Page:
I sometimes hear from wives who could have been my past self. The reason for this is that they are separated and somewhat desperate to reconcile and save their marriages. I typically have a very good idea of how they feel because I have been there. I know that when you are separated, there is little else that you think about, other than a reconciliation. You want the reconciliation to happen today – or tomorrow at the very latest. Unfortunately, our husbands don't always feel the same way. In fact, they are usually the one who wanted the separation in the first place, so they may be very noncommittal when you attempt to talk about a reconciliation. However, it can be hard not to become hopeful when you make start to make progress and you feel like you are connecting again. Understandably, the improvement process can make you anxious to begin to inch toward a reconciliation. But your husband may bristle at this idea. And some husbands even back away from you a little, because they don't want to be rushed. This can leave the wife feeling a bit stuck. Because she loves her husband and she wants to reconcile, she might be willing to move at his pace. But she can worry about his sincerity.

She might say, “I have been separated for over three months. In the beginning, I was nearly certain that a divorce was in my future. But over the last month, things have slowly started to improve. My husband has been coming over regularly to eat dinner with my son. After we put him to bed, we have been talking for hours. We have had some great talks. I have started to feel a little bit of hope that we might reconcile and I finally got up my courage to ask my husband about this. He said that he is not opposed to reconciling one day, but he insists that it is going to have to be a very gradual process because he isn't ready to commit to anything. He said that we are both still figuring things out. I admit that I was disappointed and I wondered if perhaps he was saying this just to get me to back off. My girlfriend said that she would have her doubts too and that I shouldn't put my heart into this until I get a commitment. I am torn. It's not like my husband is asking anything of me. We aren't sleeping together. So it's not like lying to me is really to his benefit. At the same time, I don't want to get my heart broken. Is it an awful sign that he wants to move slowly?”

Why A Gradual Reconciliation Can Have Advantages: I know why this hurts. You think that he's just trying delay hurting you and it is scary to get your hopes up. However, I can tell you that even when my husband and I were doing really well as a couple at the tail end of our separation, we both made the conscious decision to take it slowly. It was very hard for me. Because I wanted an immediate reconciliation. But I also knew that I didn't want to fail and to have to get a divorce. I fully realized that our relationship was still fragile. I also knew that when I tried to pressure or rush my husband, he had a tendency to retreat. So I didn't want to do anything to make him uncomfortable. I knew that I was probably going to get one chance at this reconciliation thing and I did not want to do anything at all to jeopardize it.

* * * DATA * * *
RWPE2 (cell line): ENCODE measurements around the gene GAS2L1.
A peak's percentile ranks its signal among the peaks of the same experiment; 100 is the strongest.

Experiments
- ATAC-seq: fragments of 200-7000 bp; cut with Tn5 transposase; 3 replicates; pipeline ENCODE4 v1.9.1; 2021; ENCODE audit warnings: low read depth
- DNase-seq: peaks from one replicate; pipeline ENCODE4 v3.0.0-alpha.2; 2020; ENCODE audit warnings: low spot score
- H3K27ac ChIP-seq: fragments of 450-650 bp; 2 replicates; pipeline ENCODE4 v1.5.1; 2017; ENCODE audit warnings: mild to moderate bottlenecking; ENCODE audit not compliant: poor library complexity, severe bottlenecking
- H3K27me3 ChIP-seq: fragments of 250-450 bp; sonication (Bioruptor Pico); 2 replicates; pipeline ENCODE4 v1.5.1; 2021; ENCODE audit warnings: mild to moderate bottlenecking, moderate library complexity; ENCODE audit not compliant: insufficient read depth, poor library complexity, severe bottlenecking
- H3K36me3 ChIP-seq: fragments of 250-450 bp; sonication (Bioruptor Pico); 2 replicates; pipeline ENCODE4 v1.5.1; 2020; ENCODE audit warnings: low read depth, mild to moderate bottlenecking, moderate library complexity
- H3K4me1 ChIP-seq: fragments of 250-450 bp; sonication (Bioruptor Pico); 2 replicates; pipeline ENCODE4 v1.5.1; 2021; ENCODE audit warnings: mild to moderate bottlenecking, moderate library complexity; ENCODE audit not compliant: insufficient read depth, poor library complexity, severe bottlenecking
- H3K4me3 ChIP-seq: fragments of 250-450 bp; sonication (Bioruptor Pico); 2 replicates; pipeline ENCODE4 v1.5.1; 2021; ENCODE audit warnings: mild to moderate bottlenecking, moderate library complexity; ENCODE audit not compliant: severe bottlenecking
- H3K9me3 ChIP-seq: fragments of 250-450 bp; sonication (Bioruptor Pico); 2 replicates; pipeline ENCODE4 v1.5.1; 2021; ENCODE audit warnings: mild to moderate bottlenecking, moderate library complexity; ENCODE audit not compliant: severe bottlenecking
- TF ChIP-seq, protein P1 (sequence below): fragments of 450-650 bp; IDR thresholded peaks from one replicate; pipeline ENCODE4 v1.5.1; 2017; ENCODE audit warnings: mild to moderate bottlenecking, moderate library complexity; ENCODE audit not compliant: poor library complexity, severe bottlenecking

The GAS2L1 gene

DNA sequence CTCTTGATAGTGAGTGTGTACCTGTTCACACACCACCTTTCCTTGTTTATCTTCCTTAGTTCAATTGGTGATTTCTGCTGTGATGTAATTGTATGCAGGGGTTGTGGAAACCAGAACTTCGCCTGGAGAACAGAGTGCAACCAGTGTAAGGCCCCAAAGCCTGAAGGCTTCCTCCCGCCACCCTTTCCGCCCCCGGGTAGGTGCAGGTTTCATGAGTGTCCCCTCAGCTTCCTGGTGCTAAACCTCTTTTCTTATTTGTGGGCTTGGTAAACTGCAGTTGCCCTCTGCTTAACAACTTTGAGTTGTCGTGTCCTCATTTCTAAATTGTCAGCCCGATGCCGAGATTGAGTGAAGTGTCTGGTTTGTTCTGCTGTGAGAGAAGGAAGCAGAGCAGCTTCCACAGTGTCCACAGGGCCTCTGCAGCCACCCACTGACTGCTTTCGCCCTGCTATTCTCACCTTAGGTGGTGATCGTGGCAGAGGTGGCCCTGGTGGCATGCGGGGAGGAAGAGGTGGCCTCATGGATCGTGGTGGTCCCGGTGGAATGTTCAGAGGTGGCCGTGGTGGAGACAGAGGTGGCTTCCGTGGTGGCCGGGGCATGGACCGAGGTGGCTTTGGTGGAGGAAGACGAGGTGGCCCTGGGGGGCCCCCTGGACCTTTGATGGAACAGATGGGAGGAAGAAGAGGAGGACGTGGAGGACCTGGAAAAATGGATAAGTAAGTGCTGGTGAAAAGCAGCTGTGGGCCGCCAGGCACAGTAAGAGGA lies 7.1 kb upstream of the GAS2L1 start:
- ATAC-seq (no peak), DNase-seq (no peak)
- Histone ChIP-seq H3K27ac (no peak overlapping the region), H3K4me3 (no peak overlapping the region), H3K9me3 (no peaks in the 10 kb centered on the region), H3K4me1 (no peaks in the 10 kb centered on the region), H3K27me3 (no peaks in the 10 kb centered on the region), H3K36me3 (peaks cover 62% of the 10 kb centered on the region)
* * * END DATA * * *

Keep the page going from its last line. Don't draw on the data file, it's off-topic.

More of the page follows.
What did help was that, like you, we were making some progress. So when I would get impatient, I would tell myself to contrast the weeks that we went not talking with the fact that we were regularly seeing one another, getting along, and enjoying ourselves. This was just not worth risking by rushing it. I understand your dread about your husband just trying to gain some time. But look at it this way: As long as you continue to make progress, why would he want to prolong the separation? As long as each day is a little better than the last, hopefully, you will both be more optimistic about the future. Why would he want to turn his back on that?

I know that moving at a gradual pace requires more trust. But, trust is a skill that will enhance your marriage anyway. One positive of gradual movement is that it allows you to make little tweaks along the way. You're not in a situation where it is all or nothing. When you hit a speed bump, you adjust. When things go well, you might accelerate a bit. But you have the flexibility to do so because no one is any huge hurry and no one needs to move out again when things feel rushed. When you reconcile gradually, there isn't so much pressure when he moves back in because you've already encountered many of the issues that may crop up and you have already fixed them. Therefore, your reconciliation has a much higher chance of success. That is why it is important to keep your eye on the real prize.

Source by Leslie Cane